The New York City Council passed on Tuesday a ban on pre-employment testing for marijuana usage.
The bill, sponsored by Public Advocate Jumaane Williams, Majority Leader Laurie A. Cumbo and Council Member Carlina Rivera, prohibits employers from requiring a prospective employee to submit to testing for tetrahydrocannabinols (THC), the active ingredient in marijuana, as a condition of employment. Exceptions are provided for security-sensitive jobs, and those tied to a federal or state contract or grant.
Opponents of pre-employment testing, like Williams, argue that in many cases screening for THC does more harm than marijuana itself, with applicants being rejected for a positive test or declining to apply to jobs that require it.
"Testing isn't a deterrent to using marijuana, it's an impediment to opportunity that dates back to the Reagan era-- a war on drugs measure that's now a war on workers," said Williams.
Cannabis accounts for about half of all positive results on drug tests, and failed tests lead to an inability for many to advance in their careers. As many as 70 percent of large employers utilize pre-employment drug screenings, encompassing as many as 40 percent of jobs, according to a 2018 Vox report.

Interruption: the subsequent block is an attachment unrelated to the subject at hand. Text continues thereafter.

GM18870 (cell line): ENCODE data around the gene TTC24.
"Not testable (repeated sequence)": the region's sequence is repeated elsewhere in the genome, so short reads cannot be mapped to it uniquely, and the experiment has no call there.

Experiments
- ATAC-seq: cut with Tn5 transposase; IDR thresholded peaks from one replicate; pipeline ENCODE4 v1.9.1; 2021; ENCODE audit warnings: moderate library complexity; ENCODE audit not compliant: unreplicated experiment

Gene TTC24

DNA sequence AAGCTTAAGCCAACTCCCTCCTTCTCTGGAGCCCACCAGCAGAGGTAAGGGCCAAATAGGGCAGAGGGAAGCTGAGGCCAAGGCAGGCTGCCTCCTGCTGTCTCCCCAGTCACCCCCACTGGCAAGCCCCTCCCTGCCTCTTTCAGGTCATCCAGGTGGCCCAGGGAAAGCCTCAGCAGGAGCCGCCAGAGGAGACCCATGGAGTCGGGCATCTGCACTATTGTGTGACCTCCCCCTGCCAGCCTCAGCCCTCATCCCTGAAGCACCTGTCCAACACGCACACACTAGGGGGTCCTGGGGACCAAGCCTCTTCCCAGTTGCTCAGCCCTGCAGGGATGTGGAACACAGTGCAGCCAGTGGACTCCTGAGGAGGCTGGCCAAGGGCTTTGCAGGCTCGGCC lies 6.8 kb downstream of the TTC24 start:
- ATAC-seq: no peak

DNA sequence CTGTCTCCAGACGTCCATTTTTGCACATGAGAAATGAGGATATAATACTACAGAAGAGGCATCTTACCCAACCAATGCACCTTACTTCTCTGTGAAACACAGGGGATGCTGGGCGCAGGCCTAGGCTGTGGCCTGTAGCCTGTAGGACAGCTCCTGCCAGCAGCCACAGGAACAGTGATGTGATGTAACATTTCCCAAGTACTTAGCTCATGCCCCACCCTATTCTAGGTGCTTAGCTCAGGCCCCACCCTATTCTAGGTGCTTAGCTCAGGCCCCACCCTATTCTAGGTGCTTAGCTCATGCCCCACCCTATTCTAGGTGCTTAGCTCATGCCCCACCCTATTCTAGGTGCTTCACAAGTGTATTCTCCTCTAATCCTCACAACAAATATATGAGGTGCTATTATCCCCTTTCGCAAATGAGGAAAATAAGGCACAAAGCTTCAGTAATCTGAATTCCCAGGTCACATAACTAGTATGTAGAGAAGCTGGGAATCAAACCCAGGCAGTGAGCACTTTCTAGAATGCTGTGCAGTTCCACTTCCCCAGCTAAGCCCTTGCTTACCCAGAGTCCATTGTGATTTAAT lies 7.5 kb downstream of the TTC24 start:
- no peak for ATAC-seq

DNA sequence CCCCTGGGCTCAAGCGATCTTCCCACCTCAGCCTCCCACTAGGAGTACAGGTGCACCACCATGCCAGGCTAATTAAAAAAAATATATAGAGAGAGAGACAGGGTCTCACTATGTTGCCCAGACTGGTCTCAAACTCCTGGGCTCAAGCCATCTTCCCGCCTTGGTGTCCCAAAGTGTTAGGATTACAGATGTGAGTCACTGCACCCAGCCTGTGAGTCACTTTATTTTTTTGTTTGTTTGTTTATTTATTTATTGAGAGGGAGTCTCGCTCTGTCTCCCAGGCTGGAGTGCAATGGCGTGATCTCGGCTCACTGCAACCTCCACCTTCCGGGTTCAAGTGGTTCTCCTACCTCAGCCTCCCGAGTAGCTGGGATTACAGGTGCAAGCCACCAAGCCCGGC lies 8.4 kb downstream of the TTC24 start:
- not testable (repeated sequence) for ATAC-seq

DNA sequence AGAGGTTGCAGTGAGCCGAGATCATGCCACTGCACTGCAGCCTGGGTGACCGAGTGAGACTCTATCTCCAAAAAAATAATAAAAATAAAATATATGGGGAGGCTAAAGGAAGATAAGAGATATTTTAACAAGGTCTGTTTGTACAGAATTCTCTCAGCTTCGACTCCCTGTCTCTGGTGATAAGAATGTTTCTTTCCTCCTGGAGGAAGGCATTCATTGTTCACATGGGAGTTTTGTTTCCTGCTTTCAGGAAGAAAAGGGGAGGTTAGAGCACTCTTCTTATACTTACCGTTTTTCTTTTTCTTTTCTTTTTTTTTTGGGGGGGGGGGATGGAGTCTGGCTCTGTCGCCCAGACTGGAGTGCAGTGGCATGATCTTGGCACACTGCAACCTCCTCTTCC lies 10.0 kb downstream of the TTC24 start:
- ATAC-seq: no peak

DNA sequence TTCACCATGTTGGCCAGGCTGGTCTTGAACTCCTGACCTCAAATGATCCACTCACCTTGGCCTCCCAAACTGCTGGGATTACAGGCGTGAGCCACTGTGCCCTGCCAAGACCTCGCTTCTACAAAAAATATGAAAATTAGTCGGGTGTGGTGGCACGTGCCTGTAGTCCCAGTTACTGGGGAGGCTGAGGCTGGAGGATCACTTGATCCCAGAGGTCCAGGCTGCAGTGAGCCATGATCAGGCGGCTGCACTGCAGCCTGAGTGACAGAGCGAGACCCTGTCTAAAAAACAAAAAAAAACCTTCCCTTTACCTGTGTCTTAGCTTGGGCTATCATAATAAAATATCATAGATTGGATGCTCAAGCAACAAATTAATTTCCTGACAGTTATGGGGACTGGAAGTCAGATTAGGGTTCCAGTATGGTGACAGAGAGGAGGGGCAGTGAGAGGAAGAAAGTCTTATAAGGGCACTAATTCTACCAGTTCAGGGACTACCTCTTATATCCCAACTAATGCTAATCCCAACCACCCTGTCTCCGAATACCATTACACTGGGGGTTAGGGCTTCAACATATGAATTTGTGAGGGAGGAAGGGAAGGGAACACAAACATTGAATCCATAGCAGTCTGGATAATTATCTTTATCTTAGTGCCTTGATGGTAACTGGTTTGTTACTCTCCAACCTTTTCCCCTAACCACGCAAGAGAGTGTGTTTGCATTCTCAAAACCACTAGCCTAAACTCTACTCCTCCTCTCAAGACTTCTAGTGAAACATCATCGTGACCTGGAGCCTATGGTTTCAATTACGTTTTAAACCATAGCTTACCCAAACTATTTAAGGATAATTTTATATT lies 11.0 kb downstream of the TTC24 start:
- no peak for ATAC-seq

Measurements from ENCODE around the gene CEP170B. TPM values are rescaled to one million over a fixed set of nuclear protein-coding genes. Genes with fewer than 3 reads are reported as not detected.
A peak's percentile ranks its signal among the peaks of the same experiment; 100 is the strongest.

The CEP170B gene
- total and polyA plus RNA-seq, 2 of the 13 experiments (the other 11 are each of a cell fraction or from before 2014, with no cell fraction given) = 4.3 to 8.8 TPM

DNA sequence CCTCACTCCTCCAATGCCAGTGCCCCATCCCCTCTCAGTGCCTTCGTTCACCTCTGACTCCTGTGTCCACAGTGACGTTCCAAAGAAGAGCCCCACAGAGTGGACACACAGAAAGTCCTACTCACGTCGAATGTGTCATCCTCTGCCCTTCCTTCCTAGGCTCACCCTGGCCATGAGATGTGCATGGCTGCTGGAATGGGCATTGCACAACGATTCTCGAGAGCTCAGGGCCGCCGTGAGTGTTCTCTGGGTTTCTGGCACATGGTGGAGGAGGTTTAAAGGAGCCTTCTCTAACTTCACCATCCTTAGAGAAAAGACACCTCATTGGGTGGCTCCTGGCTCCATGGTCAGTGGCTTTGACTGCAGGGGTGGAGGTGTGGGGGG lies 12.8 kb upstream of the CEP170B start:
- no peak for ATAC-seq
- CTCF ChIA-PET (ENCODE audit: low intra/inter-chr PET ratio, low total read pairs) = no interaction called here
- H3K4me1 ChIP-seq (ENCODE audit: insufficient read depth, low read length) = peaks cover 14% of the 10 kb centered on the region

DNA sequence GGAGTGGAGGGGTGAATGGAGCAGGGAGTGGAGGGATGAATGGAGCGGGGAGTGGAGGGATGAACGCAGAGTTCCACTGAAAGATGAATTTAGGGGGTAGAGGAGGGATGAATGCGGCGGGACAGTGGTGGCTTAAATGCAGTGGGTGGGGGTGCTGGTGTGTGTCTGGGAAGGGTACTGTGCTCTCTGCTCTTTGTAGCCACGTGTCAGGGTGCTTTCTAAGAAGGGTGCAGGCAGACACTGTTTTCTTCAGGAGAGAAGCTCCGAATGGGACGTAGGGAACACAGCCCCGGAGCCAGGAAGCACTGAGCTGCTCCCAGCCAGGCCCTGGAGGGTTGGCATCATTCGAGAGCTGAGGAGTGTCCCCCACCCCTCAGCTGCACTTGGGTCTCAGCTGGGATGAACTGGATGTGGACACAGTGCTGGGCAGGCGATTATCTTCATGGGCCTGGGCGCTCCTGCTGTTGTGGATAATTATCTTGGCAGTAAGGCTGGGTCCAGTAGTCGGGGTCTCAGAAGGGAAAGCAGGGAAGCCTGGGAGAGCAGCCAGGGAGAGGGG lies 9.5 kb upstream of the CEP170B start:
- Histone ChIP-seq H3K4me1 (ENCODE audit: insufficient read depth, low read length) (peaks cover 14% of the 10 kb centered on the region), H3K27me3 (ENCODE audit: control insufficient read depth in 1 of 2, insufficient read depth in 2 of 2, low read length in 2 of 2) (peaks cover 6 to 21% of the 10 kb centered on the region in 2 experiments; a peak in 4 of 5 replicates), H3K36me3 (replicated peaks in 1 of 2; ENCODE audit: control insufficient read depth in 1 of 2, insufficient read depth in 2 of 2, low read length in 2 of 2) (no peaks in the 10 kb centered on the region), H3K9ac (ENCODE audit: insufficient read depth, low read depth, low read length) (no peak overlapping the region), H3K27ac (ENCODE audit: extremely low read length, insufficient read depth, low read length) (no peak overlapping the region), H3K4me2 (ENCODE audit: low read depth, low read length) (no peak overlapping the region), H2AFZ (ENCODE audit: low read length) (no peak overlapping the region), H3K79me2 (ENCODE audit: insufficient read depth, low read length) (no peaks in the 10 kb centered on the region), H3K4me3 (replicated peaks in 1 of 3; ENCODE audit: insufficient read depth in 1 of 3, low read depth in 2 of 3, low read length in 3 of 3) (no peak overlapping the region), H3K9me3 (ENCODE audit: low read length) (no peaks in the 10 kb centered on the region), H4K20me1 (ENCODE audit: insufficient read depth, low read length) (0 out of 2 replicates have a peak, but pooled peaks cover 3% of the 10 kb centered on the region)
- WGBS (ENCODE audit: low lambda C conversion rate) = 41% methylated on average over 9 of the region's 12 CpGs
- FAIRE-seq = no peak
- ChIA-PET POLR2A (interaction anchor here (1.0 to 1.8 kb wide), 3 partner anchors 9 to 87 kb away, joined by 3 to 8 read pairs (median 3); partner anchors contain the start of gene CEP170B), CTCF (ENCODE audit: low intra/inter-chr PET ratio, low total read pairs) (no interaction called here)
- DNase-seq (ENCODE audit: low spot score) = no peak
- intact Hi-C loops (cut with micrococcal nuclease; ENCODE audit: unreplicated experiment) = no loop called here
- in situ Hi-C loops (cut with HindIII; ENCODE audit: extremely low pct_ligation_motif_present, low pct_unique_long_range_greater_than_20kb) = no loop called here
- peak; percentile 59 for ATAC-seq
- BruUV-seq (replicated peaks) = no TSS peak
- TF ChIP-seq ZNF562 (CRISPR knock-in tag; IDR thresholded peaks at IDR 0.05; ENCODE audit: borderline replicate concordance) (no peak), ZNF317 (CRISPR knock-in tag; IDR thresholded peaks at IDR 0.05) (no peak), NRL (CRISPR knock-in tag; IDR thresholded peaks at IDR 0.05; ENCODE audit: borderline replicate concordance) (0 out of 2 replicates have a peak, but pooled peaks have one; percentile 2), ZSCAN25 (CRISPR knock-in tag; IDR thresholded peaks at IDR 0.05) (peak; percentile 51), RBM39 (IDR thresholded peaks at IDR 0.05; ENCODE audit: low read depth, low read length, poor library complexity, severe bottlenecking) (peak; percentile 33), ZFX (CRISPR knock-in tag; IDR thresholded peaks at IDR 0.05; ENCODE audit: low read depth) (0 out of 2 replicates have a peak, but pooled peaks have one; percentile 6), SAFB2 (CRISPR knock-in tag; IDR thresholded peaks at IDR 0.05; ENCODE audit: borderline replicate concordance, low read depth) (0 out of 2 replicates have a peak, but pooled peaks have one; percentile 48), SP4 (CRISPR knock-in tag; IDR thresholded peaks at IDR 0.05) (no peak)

"Prospective employers don't test for alcohol, so marijuana should be no different," said Williams. "We need to be creating more access points for employment, not less. And as we push for legalization on a state level, it makes absolutely no sense that we're keeping people from finding jobs or advancing their careers because of marijuana use."
The City Council also passed a second bill on Tuesday, sponsored by Councilmember Donovan Richards of Queens. His bill prohibits the Department of Probation from conducting drug tests for marijuana, preventing hundreds of people from being re-arrested for low-level marijuana charges, which often are unrelated to their original offense.
"The passage of these bills is an important step in the decriminalization of marijuana and the reduction of collateral consequences such as job loss and loss of access to subsidized housing and other public benefits," the City Council's Progressive Caucus said in a statement.
The Progressive Caucus introduced a Marijuana Justice Package last month that includes four pieces of legislation and 13 resolutions in support of the ethical legalization of marijuana that prioritizes equity and restitution, reduces the collateral consequences from marijuana criminalization and promotes policies that prioritize the inclusion of communities most harmed by marijuana criminalization.
"We will push the remaining bills and resolutions, dealing with the collateral consequences of marijuana usage and possession on racialized child welfare proceedings, to hearing and passage in the coming weeks," the Caucus said in the statement.